In this case, we use std::source_location to store the line number of theawait inside the promise_type. Since we can locate the coroutine functionfrom the address of the coroutine, we can identify suspended points this wayas well.

The downside here is that this comes at the price of additional runtime cost.This is consistent with the C++ philosophy of “Pay for what you use”.

Get the asynchronous stack

Another important requirement to debug a coroutine is to print the asynchronousstack to identify the asynchronous caller of the coroutine. As manyimplementations of coroutine types store std::coroutine_handle<> continuationin the promise type, identifying the caller should be trivial. Thecontinuation is typically the awaiting coroutine for the current coroutine.That is, the asynchronous parent.

Since the promise_type is obtainable from the address of a coroutine andcontains the corresponding continuation (which itself is a coroutine with apromise_type), it should be trivial to print the entire asynchronous stack.

This logic should be quite easily captured in a debugger script.

Examples to print asynchronous stack

Here is an example to print the asynchronous stack for the normal task implementation.

// debugging-example.cpp#include <coroutine>#include <iostream>#include <utility>struct task { struct promise_type { task get_return_object(); std::suspend_always initial_suspend() { return {}; } void unhandled_exception() noexcept {} struct FinalSuspend { std::coroutine_handle<> continuation; auto await_ready() noexcept { return false; } auto await_suspend(std::coroutine_handle<> handle) noexcept { return continuation; } void await_resume() noexcept {} }; FinalSuspend final_suspend() noexcept { return {continuation}; } void return_value(int res) { result = res; } std::coroutine_handle<> continuation = std::noop_coroutine(); int result = 0; }; task(std::coroutine_handle<promise_type> handle) : handle(handle) {} ~task() { if (handle) handle.destroy(); } auto operator co_await() { struct Awaiter { std::coroutine_handle<promise_type> handle; auto await_ready() { return false; } auto await_suspend(std::coroutine_handle<> continuation) { handle.promise().continuation = continuation; return handle; } int await_resume() { int ret = handle.promise().result; handle.destroy(); return ret; } }; return Awaiter{std::exchange(handle, nullptr)}; } int syncStart() { handle.resume(); return handle.promise().result; }private: std::coroutine_handle<promise_type> handle;};task task::promise_type::get_return_object() { return std::coroutine_handle<promise_type>::from_promise(*this);}namespace detail {template <int N>task chain_fn() { co_return N + co_await chain_fn<N - 1>();}template <>task chain_fn<0>() { // This is the default breakpoint. __builtin_debugtrap(); co_return 0;}} // namespace detailtask chain() { co_return co_await detail::chain_fn<30>();}int main() { std::cout << chain().syncStart() << "\n"; return 0;}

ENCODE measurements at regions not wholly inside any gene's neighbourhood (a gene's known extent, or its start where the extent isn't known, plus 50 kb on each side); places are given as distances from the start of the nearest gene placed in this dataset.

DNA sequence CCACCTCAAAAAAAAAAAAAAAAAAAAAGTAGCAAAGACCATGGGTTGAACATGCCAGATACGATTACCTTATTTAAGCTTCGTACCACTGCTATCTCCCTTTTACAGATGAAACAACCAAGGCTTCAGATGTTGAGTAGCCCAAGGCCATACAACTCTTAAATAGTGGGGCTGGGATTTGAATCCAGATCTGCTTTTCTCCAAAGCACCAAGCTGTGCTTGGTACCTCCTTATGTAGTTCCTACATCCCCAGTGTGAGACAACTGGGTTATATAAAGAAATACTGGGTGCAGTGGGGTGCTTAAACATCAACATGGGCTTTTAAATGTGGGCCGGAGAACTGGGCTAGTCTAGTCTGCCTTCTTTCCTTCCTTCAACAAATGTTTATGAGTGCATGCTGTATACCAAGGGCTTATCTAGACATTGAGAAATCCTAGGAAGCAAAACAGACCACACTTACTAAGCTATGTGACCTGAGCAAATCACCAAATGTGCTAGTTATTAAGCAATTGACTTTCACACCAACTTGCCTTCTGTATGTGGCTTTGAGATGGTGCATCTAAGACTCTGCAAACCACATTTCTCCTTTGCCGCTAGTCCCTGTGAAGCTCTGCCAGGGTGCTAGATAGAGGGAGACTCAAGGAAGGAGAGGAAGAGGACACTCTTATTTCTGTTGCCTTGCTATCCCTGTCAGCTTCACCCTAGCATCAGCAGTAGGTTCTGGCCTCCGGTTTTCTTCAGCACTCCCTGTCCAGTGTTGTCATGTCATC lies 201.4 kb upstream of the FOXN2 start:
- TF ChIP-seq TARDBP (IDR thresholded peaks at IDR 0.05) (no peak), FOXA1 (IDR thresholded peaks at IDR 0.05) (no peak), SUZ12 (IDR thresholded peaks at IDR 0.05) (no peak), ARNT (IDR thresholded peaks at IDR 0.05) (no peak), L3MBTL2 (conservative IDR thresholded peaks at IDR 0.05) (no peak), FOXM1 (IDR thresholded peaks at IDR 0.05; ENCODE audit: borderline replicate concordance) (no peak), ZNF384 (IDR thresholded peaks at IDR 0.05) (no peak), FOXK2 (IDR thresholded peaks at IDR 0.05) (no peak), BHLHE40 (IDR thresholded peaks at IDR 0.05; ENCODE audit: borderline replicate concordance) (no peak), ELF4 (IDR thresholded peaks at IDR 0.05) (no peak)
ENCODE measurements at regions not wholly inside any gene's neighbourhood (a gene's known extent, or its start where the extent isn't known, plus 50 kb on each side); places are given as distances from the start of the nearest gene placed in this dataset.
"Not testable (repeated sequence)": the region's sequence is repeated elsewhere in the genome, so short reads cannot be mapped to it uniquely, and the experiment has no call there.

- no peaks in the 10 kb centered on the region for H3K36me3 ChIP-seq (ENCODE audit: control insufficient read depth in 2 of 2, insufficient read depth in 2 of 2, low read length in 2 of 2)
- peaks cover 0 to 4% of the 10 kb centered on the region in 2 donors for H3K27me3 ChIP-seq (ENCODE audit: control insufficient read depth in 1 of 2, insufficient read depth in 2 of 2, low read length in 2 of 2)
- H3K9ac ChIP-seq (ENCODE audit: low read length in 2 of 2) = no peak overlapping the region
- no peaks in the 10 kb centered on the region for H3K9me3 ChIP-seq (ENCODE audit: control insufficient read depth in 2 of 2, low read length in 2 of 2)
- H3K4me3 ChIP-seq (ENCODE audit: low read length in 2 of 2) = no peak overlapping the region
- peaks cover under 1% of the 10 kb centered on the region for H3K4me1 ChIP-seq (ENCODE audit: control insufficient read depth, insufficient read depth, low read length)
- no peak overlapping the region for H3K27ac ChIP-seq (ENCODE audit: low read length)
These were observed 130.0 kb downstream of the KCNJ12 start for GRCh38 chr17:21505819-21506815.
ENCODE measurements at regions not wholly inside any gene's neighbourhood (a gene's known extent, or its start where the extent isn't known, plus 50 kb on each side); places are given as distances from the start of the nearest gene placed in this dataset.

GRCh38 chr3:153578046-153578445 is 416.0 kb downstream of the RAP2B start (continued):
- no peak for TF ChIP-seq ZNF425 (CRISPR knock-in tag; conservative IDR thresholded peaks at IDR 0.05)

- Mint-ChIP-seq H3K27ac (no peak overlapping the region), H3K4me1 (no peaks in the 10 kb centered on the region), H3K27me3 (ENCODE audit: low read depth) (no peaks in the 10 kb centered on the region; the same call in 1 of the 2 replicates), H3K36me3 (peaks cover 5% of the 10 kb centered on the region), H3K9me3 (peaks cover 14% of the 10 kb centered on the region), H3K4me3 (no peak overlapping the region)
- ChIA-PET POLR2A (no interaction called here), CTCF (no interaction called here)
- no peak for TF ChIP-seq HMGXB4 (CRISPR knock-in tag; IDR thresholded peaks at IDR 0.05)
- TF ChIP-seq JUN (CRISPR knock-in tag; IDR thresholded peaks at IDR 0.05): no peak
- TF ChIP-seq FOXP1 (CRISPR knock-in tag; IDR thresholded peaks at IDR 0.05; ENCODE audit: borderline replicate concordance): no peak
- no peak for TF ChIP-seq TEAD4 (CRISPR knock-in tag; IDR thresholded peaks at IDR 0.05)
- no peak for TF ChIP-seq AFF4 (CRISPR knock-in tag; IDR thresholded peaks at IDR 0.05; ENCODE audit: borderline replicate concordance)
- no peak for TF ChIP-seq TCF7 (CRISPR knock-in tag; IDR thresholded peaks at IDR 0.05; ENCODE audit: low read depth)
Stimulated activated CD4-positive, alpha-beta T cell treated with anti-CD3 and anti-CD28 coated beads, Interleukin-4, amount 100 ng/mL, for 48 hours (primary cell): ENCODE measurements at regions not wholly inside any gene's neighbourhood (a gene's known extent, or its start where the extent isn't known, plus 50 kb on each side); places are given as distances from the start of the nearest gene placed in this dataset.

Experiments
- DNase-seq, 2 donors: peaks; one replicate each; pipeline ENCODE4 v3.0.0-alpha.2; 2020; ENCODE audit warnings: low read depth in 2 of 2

In the example, the task coroutine holds a continuation field,which would be resumed once the task completes.In another word, the continuation is the asynchronous caller for the task.Just like the normal function returns to its caller when the function completes.

So we can use the continuation field to construct the asynchronous stack: